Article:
Phoebus. I started Little Dorrit on New Year's Day and having read a couple hundred pages, I'm loving it. I'll keep you all informed.

Now that you are back with us Phoebus, and if you have the time, I would love to know what you thought of Little Dorrit. My thoughts have not changed from the initial comments I made in February - although it took me some time, I absolutely loved it.

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Little Dorrit turned out to be one of 2007's more mixed reading experiences. I eventually finished it (having eventually started it something like thirty-five years after being given it... must be a record...) feeling that I hadn't done it full justice, and that perhaps I needed to have read a little more slowly and painstakingly towards the end - or that perhaps I should have followed a recurrent intuition and given up around page 200...

 

I'd remembered hearing that William Dorrit, imprisoned in the Marshalsea debtors' prison in London, tended by the titular Little Dorrit, his daughter Amy, was the main character of the novel. But what I discovered is that there isn't one obviously main character, but legions of characters, often introduced independently of one another, with the result that the reader has to be very careful if he is to keep track of who is who and where is where. Not to mention the hows and the whys of it all, given that the whole novel is built around a number of mysteries, often involving various skeletons in divers cupboards.

 

The infamous Circumlocution Office functions as a metaphor for a fundamentally corrupt society that allows various ne'er-do-wells to do very well indeed. Social success breeds arrogance, snobbery and ignorance in a typically Dickensian way (cf. the character of Mr Podsnap in Our Mutual Friend). Dickens often presents this in humorous fashion:

That illustrious man and great national ornament, Mr. Merdle, continued his shining course. It began to be widely understood that one who had done society the admirable service of making so much money out of it, could not be suffered to remain a commoner. A baronetcy was spoken of with confidence; a peerage was frequently mentioned. Rumour had it that Mr. Merdle had set his golden face against a baronetcy; that he had plainly intimated to Lord Decimus that a baronetcy was not enough for him; that he had said, "No: a Peerage, or plain Merdle." This was reported to have plunged Lord Decimus as nigh to his noble chain in a slough of doubts as so lofty a person could be sunk.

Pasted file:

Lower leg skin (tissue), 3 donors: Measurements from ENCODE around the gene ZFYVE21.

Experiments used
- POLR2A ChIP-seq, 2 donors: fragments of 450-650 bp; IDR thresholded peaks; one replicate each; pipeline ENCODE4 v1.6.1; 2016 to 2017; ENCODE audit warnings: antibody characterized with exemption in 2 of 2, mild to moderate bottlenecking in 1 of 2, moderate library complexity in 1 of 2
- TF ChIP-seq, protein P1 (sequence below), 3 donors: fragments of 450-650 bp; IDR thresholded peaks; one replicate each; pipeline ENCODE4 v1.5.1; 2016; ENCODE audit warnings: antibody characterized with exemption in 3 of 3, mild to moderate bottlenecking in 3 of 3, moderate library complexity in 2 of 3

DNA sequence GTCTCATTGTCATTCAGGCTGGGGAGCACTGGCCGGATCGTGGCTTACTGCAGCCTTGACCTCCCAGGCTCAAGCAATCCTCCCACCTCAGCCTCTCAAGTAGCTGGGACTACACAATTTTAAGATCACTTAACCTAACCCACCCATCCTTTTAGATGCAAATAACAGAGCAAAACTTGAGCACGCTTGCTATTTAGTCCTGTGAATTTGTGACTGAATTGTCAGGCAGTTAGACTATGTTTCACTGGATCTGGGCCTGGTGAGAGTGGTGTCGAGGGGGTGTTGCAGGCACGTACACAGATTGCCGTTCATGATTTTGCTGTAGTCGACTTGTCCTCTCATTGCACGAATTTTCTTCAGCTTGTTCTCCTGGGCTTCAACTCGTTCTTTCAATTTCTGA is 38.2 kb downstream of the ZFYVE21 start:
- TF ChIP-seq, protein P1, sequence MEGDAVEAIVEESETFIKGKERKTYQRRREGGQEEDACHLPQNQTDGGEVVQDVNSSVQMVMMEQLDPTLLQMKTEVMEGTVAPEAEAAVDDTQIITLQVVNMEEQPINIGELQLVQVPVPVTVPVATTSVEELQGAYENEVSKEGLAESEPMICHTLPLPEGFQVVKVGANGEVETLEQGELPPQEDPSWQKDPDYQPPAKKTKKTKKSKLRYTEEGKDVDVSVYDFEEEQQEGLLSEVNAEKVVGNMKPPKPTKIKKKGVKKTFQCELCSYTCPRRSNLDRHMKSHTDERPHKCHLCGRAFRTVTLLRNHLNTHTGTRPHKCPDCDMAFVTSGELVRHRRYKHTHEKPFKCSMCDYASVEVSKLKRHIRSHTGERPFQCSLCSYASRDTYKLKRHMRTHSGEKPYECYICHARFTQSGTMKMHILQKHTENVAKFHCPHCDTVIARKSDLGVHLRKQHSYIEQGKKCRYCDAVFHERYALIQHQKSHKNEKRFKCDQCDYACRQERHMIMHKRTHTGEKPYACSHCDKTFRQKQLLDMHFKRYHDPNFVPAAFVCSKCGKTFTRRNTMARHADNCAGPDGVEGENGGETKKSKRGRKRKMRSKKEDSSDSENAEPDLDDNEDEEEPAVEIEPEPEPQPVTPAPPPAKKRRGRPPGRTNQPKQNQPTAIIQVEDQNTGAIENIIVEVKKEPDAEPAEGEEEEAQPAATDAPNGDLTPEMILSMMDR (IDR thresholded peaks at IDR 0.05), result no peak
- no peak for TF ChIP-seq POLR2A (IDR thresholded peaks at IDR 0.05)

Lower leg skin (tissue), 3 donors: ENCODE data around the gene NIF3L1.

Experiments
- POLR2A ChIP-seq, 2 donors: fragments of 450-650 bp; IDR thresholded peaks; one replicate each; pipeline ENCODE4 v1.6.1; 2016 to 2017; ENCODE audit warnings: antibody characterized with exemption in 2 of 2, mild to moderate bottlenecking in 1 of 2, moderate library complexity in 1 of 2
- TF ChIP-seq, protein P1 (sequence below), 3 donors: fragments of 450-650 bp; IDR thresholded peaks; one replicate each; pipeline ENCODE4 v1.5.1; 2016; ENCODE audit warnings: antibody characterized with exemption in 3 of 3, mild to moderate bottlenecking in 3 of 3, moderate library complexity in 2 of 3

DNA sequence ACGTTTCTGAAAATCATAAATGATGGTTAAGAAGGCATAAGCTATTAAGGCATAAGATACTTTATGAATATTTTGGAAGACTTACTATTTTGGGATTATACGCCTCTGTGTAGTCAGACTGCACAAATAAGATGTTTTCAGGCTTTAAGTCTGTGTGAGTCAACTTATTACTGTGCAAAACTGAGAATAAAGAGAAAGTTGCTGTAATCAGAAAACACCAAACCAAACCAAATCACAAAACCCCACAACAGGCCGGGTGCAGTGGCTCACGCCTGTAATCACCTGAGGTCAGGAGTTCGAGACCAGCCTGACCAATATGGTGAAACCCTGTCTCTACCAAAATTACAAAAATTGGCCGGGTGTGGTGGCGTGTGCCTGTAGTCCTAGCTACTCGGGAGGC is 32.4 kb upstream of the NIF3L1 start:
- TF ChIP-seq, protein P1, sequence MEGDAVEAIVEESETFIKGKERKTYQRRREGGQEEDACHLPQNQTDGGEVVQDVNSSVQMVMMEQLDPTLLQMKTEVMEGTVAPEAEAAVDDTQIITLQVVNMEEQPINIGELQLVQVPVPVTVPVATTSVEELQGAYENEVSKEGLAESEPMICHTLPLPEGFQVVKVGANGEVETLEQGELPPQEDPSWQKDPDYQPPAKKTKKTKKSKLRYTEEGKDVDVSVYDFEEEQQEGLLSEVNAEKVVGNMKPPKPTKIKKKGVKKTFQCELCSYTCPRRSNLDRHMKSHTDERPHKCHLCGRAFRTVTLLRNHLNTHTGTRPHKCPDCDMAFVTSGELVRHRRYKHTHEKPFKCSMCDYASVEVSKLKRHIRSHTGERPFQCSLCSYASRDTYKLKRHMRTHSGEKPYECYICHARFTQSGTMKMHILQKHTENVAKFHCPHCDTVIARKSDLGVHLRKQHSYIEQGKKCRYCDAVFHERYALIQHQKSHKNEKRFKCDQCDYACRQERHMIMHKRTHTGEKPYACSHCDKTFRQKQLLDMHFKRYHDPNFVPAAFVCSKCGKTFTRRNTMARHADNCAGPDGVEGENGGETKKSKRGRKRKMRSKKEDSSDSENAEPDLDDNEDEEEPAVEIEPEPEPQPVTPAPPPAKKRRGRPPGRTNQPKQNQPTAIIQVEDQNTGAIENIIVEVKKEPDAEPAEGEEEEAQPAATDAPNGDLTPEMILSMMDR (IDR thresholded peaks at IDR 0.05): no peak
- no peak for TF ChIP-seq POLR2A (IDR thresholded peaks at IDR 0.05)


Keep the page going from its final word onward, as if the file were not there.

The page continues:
Such an extract, however, is concise when compared with so much else. The novel overall is just so damn verbose. And the hairpin bends, the numerous abrupt changes of situation and character, in the end become too much.

 

I remember feeling exactly the same way about Our Mutual Friend, though not about Bleak House. I get the feeling that Dickens is much, much more readable, when, as in David Copperfield or Great Expectations, the plot is more firmly centred around one obviously main character, the only other novel I really want to get round to is Nicholas Nickleby.

 

Does this match anybody else's experience of Dickens? That he is, frankly, rather uneven, and that in some cases the wading on becomes just a bit too laborious?

 

***/*****

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I tend to agree with you jfp about the novel being verbose. I, for one, can hardly make head nor tail of what Flora is saying half the time! I also found that it didn't really gain momentum until about halfway through. I think everything gets far more interesting then.

 

I was intrigued by the idea of the Circumlocution Office - obviously a fancier term for the 'Give-people-the-run-around' Office, much like the court of chancery in Bleak House, which was a form of secular purgatory. I was also fascinated by Dickens' analysis of the ability of money to confer status on people and how having money could sweep things under the carpet.

 

Mrs Merdle's reaction to Fanny both before and after the Dorrits' ascension to wealth is a case in point, as is Mr Merdle's ability to fool everyone, though his Chief Butler did always know what he was.

 

I'm still not sure what to make of the enigmatic Miss Wade. You do feel sort of drawn to her, but in an uncomfortable way. I did rather like Mr Pancks, despite his bluster, and Little Dorrit was charming, though I did want her to give her father a good shake once or twice and not be quite so dutiful towards him. Mr Dorrit was rather an infuriating character, but I did feel pity for him. His circumstances made him what he was and, like most people I suppose, he made the most of them, if not quite the best.

 

I felt very sorry for Amy, who really did make the very best she could out of her circumstances. I found her most interesting in the second book

 

when she struggled to fit herself into her new life of wealth. She seemed more weighed down then than before and I think it was because she really missed being of use.

 

Like Barblue, I also found that the end rushed to meet me.

 

I really wanted Clennam to love Amy instead of the spoilt Pet, but I'm not sure the way he came to the realisation that he did love her after all quite rang true. There were hints all the way through, but I'm not sure about it. There were echoes of Mr Jarndyce and Esther from Bleak House in there, especially the way he always referred to her as his child.

 

It didn't grab me instantly as Bleak House did, but I do think, after all, that it's just as good a story.